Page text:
Rumours are an essential currency. Track what characters might have heard about new lands and how to get to them as a Rumour count. That count will be spent safely getting to places.
The other travel resource is “Tack”. Tack is gained by completing moves and handed out as rewards. It’s spent similarly, traded in to take roles in search of an advantage.
Example: After a cursed voyage trying to reach Ghostwind Blight, the crew of the Lodestar has managed to take their last journey step, but are down to their final point of Tack. They’d been hoping to have a surplus with which to buy a successful Arrival, but instead can only afford to have one party member make a Travel Roll. The best navigator takes his favorite d20 and rolls… but oh no, it’s a 4! A Complication means the GM determines where Lodestar arrives. After thinking for a minute, she says they’ve arrived not at the Blight but at Caliban’s Wheel, a decrepit outpost of shady characters that was in the same zone as their intended target.
While there’s no RPG engine in Skycrawl, there are plenty of systems.
In addition to the land chart, where places of interest might be nearby or distant, there’s a system for planning and executing journeys.
The journey system sets up some points of principle:
We’re dealing with abstracted movement in the infinite sky, measured by journey steps rather than distance.
There’s no proper rest in a sky with cold and thin air. There are no “long rests” between lands.
Travel between lands happens by the party collectively making moves.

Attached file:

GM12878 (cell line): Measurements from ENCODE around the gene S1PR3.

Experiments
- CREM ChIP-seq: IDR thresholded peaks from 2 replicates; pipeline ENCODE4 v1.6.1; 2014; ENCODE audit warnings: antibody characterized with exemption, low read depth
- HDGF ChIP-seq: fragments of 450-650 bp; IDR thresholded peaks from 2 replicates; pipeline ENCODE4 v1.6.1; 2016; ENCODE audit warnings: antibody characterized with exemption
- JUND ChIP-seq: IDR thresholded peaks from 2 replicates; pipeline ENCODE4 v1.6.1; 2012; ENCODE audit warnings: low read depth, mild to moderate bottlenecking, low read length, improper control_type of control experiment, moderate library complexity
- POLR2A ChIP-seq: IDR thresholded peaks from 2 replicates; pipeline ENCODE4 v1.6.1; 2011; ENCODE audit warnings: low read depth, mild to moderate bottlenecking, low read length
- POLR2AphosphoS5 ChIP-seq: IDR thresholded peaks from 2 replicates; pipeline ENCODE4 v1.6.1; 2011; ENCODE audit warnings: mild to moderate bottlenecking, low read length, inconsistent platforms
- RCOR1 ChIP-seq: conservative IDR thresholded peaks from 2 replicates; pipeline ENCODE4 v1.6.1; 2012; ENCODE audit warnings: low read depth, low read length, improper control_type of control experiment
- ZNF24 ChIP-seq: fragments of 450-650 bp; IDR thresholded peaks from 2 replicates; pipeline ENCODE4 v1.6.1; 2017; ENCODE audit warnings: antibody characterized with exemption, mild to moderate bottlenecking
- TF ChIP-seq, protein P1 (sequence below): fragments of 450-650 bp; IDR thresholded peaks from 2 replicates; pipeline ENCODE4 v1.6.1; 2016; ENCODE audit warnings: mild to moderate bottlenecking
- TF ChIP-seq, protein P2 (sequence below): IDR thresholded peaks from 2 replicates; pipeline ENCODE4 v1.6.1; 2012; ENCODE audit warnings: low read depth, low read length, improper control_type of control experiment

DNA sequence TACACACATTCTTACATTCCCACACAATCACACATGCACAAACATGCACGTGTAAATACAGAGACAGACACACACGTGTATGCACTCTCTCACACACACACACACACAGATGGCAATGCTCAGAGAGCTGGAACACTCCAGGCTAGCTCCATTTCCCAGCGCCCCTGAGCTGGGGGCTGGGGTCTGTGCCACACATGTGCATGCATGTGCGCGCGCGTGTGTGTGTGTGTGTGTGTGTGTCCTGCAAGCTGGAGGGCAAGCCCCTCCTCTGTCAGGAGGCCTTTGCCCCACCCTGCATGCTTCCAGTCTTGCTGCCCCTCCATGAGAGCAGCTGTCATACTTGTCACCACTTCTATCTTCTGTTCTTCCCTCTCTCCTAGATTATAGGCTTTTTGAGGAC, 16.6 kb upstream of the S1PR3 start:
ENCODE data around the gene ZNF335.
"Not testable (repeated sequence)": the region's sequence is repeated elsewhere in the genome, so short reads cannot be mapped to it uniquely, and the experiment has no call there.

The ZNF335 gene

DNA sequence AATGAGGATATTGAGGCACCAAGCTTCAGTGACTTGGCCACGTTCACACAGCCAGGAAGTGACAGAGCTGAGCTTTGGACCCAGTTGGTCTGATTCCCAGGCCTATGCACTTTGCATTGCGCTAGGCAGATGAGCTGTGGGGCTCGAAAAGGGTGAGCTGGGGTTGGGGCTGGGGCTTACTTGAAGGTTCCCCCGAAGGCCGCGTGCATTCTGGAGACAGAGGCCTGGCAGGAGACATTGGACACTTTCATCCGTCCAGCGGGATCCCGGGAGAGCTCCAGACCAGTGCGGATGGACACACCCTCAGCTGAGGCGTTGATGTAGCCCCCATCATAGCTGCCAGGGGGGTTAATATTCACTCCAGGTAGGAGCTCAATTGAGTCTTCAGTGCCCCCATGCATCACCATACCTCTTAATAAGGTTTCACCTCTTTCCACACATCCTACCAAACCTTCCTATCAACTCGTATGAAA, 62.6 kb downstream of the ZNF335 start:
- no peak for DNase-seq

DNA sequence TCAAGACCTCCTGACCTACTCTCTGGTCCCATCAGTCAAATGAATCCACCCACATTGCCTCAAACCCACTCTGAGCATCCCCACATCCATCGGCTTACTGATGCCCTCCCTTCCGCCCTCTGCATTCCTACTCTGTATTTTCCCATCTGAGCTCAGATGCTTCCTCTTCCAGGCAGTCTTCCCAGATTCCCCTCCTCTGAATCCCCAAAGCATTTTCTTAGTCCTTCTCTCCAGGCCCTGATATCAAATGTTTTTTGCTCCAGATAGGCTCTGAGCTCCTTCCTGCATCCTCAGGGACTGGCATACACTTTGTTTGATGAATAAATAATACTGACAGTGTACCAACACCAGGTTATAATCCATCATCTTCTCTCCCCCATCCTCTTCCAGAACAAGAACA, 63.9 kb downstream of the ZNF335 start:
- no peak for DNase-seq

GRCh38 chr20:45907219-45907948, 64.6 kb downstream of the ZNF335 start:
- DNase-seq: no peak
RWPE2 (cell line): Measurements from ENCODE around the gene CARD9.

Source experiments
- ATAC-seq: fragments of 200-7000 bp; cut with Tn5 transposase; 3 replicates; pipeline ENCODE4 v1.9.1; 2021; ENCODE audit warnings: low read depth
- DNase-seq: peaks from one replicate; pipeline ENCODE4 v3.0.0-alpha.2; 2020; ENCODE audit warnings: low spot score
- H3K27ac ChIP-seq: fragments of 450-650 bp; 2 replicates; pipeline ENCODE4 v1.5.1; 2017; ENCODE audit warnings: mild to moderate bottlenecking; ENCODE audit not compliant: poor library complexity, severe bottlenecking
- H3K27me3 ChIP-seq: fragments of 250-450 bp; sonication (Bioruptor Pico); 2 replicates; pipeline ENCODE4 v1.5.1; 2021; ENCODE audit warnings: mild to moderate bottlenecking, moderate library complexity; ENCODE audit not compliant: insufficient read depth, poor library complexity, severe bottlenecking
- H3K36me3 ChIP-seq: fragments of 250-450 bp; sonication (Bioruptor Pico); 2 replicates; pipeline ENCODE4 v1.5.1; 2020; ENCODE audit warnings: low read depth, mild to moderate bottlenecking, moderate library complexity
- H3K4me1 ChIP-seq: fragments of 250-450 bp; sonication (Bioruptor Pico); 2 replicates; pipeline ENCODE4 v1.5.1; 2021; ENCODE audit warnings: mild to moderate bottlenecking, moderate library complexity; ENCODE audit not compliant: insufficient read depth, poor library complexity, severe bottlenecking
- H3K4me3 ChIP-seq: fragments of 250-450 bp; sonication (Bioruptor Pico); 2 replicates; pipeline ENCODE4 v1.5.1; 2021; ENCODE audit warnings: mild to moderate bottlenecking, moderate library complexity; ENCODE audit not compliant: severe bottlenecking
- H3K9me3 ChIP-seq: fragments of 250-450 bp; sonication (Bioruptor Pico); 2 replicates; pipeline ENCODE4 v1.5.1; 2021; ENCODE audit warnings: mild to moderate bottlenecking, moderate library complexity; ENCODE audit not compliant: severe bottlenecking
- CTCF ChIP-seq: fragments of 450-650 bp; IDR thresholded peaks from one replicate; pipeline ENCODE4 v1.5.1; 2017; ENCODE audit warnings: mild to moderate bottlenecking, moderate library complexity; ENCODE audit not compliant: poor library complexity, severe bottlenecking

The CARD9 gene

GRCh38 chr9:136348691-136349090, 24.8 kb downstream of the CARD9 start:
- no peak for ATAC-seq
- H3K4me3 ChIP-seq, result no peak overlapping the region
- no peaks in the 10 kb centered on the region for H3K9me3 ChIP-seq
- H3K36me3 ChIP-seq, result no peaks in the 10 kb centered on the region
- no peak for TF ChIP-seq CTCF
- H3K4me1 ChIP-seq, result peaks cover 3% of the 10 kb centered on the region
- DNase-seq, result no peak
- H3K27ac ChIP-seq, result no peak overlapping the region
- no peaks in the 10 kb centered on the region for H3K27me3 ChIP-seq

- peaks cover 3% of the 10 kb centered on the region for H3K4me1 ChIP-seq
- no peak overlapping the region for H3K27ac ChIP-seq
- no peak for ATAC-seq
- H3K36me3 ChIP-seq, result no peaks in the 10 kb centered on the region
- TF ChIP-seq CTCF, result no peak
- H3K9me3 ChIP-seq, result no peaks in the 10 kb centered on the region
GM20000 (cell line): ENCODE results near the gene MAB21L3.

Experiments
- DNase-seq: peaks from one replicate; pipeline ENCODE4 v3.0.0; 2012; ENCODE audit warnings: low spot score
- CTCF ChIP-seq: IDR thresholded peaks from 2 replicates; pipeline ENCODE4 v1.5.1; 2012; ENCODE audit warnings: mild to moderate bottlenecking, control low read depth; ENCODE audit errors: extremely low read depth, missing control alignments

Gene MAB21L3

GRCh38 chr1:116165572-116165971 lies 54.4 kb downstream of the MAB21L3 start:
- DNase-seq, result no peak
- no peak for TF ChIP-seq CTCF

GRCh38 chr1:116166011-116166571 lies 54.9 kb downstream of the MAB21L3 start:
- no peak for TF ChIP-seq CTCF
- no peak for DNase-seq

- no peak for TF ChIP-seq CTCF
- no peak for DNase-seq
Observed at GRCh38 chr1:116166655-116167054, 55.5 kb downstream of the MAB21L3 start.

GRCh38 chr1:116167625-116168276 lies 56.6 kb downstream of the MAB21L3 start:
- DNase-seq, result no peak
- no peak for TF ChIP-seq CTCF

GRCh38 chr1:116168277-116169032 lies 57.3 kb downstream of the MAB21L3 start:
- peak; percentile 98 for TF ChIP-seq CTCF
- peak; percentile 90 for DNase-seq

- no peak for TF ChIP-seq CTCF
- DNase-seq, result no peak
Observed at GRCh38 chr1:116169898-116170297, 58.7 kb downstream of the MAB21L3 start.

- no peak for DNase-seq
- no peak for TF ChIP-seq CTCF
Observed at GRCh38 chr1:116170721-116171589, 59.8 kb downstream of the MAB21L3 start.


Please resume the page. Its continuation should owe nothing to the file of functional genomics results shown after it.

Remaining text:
There’s the framework to ship combat as well. As you might expect, this is abstracted down to some meaningful steps. A reason to own Skycrawl is to get these rules and drop them in all those sci-fi and contemporary RPGs you have that either ignore sky combat or have complex and unwieldy systems.
Then, there’s Orcery. This is the science and alchemy of using the ten Heavy Elements in the game.
Most of the time Orcery is only possible away from Lands and in the infinite sky. It deals with changing Heavy Metals into others or something else.
There’s a twist at the very end of the scale. The rarest and most valuable Heavy Metal is phire, and if it merges with more phire, which it will do if left alone, it can create a pitch-black point of gravity powerful enough to suck everything nearby into its well. Sols, those giant suns, especially dislike it when this happens and may come over to swallow the Oscenity whole. Sorry if you were nearby.
Random Skycrawl generators